Rating: ★ ★ ★ ★ ★ ★ ½ ☆ ☆ ☆


Annika season 2 (PBS). This continues to be an interesting detective series, as Nicola Walker continues to speak to the camera and ramble about non-relevant things that (shocking!) turn out to be relevant, like King Lear and mythology. In a surprise to no one, we found out at the end of the first season that her daughter’s father is actually one of Annika’s co-workers, with whom she had a fling long ago and who is now happily married (Annika has no interest in getting back together with him). During this season, both he and her daughter find out the truth, so there’s fall-out from that. Meanwhile, Annika’s romance with the psychologist moves merrily along, Katie Leung is pregnant (she was actually pregnant, so they just made her character pregnant), so that’s a thing, and Ukweli Roach leaves the show (I don’t know if he’s gotten another job) and Varada Sethu joins as his replacement, and Annika’s father visits from Norway, which causes her some stress as she doesn’t get along with him, but he seems to be making an effort to be nicer. The cases are generally interesting, as there’s a frozen body and a body found in a shark tank – you know, fun stuff! It’s just a solid cop drama set in Scotland, so it always looks great, and I have a weird thing where I really like British accents coming out of non-traditional British people, so the fact that we have Leung and Sethu and Roach – a woman of Chinese descent, a woman of Indian descent, and a black man – speaking with British accents is very cool. I don’t know why; it’s a thing. Don’t judge me!

Outlander season 7 part 1 (sigh) (Starz). I’m not happy that this is “part one” of the season, and it won’t be done for a while, but whatever – this is the world we live in, and such is life. I still like this show, although it’s more my wife’s thing than mine, but it feels like it’s been spinning its wheels for a bit, and this half-season finally got them unstuck. Claire and Jamie have been living comfortably in North Carolina for a while, but the Revolution has finally arrived, and they’re caught up in it – Jamie wants to fight for the rebels because he knows they win, but he’s still under pressure from the English authorities to remain loyal. It becomes moot when their house burns down, and they decide to return to Scotland while it’s being rebuilt. They get sidetracked and end up at Saratoga, where, well, things happen (you know what happens!). Weirdly, for someone who spent years in the United States, Claire doesn’t know as much about American history as she does Scottish history, but, I mean, at least she knows who Benedict Arnold is. What makes this a better season than the previous few is that they finally do something with the time traveling, which has always been there but hasn’t been a big feature recently. Their daughter’s kid has some medical problem, and Claire can’t fix it in the 18th century, so Brianna, Roger, and their children go back to the future!!!! to fix her, and their story in the “present” (1980) becomes a bigger part of the show, especially when one of Roger’s ancestors from the 1780s shows up, having accidentally time traveled. This stuff is fun, because it’s why the show is more unique than just your regular historical fiction, and while Claire and Jamie’s story is still the hook – mainly because Caitriona Balfe and Sam Heughan are better actors and have better chemistry than Sophie Skelton and Richard Rankin – the “present” scenes in this half-season seem to have a bit more verve to them. Maybe sending Claire and Jamie back to Scotland for a while (I haven’t read the books, so I don’t know how long they spend there, but I can’t imagine they don’t return to America) will liven the past up a bit. It’s still a good show, for the most part, so I’ll keep watching it!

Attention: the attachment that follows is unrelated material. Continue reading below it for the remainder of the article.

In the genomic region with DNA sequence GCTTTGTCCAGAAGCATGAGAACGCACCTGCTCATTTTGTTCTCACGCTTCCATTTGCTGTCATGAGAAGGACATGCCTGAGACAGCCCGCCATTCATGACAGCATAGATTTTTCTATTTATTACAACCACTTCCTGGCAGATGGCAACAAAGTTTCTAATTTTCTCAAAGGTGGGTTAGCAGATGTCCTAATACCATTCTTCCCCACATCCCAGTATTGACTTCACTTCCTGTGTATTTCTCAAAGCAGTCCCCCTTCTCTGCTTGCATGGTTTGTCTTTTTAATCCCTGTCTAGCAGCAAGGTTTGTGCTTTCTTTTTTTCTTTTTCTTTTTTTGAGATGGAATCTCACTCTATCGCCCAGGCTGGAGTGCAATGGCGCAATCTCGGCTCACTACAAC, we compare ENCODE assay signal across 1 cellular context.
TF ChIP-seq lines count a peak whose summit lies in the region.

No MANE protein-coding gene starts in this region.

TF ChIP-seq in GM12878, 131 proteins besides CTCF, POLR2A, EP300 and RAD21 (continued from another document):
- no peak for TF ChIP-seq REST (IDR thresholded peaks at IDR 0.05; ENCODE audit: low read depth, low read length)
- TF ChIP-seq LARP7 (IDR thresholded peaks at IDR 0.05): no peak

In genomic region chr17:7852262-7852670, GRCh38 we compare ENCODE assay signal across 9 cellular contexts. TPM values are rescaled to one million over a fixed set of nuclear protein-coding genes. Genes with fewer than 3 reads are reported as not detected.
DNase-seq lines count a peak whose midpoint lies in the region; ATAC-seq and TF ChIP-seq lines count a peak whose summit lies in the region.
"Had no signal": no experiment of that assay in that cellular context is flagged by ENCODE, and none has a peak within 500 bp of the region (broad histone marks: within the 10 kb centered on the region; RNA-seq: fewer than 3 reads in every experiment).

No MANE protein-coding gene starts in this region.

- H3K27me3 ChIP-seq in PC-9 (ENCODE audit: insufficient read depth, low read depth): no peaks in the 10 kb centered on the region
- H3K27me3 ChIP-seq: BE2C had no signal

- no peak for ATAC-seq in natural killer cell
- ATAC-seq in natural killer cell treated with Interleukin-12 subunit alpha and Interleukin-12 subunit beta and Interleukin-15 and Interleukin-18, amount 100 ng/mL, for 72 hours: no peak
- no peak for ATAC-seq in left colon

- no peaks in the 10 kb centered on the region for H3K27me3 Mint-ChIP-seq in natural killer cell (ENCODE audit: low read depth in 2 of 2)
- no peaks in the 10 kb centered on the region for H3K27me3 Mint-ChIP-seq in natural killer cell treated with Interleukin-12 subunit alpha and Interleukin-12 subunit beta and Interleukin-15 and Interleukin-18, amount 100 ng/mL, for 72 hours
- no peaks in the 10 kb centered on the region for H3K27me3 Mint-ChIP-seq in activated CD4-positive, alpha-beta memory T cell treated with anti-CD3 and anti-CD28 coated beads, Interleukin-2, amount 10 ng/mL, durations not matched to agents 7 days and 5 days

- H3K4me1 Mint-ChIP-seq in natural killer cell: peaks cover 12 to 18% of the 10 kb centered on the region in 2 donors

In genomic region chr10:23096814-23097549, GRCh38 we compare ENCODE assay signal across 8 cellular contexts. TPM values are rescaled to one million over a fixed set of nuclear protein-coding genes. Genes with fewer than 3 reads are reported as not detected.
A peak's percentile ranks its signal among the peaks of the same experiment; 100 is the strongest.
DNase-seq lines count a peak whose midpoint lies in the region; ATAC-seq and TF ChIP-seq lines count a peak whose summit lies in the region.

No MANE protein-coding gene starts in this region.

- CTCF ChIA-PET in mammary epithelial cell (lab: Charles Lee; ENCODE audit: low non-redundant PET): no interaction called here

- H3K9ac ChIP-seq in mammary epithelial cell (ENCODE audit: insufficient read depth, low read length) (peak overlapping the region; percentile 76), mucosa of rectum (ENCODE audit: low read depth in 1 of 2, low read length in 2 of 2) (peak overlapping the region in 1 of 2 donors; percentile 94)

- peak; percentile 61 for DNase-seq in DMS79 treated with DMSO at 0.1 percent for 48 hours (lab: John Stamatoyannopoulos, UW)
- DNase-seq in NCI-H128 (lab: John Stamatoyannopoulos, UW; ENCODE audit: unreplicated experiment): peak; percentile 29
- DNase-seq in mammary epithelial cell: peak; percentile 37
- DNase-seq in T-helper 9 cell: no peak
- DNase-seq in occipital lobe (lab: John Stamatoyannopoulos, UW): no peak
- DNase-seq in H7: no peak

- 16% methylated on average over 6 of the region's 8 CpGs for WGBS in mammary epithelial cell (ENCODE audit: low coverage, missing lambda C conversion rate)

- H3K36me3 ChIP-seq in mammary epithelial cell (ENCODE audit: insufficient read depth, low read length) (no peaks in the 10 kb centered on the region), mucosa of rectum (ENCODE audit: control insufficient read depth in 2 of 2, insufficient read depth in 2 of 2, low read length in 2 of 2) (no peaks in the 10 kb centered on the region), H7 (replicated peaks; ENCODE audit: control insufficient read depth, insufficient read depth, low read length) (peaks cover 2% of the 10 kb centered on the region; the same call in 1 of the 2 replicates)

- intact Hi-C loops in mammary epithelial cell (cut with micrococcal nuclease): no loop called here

A Very English Scandal (Amazon Prime). There are two seasons of this show (the second was changed to a very “British” scandal because it focused on Scots), and they’re both pretty good. In “series one,” Hugh Grant plays Jeremy Thorpe, the PM who was actually put on trial for attempted murder of his paramour, Ben Whishaw (Thorpe was acquitted). Grant does a good job portraying a fairly slimy politician, one who did, it seems, quite a lot of good for England while living incredibly hypocritically, and while neither character covers themselves in glory, what the show does well is show how different generations of gay men lived – Whishaw, for all his faults, doesn’t live a lie when it comes to his sexuality, and that’s admirable in the 1960s and 1970s in England. If this part of the show is true, Whishaw just wanted a National Insurance card and Grant could have gotten it for him, but he didn’t, and that drove Whishaw more and more to bother him until Grant decided he had to die. It’s also hilarious how bad Thorpe and his cronies are at killing someone, because they really are. It’s somewhat depressing because of the circumstances, even if it is very funny at times. The trial wrecked Thorpe’s political career, but he went to his grave (he died in 2014) denying even having a relationship with Norman Scott, despite all the evidence to the contrary. Scott, it seems, is still alive – he’s in his 80s. Good for him! The second “series” is about the divorce of the Duke and Duchess of Argyll in 1963. Ian Campbell (played by Paul Bettany) seemed like a prince of a man – he was married four times, cheated on all of them quite a bit, was an alcoholic, and probably abused his wives physically, but he’s a duke (and a man), so of course the British press treated him like he was wronged! His wife, Margaret (played by Claire Foy), used her father’s money to fix his ancestral home, but she liked dudes a bit too much, so he had ample evidence of her own affairs. It’s 1963 – you know how this is going to go! Bettany and Foy are quite good portraying largely reprehensible people, and that’s why this isn’t quite as good as the first series – it’s not as fun, and while neither Thorpe nor Scott are the greatest humans, they do have some decent qualities. The duke and duchess just seem awful, and a judge should have simply told them they had to live together in his vast country estate until they killed each other. As poorly as Margaret was treated, I’m mystified why she married the duke – she had children already, her father was wealthy, she was 39 years old … I mean, nobody was pushing her to fulfill her female destiny, because she already had! And it seems like she really liked fucking a lot of dudes, so why get married? No good can come of it! I guess she wanted to be a duchess, but, I mean, it’s a bit difficult to pity her when she willingly went into a situation like that (and the duke had already been married twice, so she knew he probably wasn’t the greatest dude in the world). It’s not a bad story, but it’s not quite as fascinating as the first one. But that’s, like, just my opinion, man.